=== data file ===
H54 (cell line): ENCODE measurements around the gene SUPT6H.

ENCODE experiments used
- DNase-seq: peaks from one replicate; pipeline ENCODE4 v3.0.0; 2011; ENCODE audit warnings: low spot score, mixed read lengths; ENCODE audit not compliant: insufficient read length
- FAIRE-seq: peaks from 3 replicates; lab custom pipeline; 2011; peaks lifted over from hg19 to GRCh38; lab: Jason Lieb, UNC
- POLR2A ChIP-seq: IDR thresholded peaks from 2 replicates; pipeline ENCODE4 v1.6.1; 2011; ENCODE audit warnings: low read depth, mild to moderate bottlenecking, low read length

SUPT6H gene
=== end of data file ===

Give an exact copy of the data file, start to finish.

H54 (cell line): ENCODE measurements around the gene SUPT6H.

ENCODE experiments used
- DNase-seq: peaks from one replicate; pipeline ENCODE4 v3.0.0; 2011; ENCODE audit warnings: low spot score, mixed read lengths; ENCODE audit not compliant: insufficient read length
- FAIRE-seq: peaks from 3 replicates; lab custom pipeline; 2011; peaks lifted over from hg19 to GRCh38; lab: Jason Lieb, UNC
- POLR2A ChIP-seq: IDR thresholded peaks from 2 replicates; pipeline ENCODE4 v1.6.1; 2011; ENCODE audit warnings: low read depth, mild to moderate bottlenecking, low read length

SUPT6H gene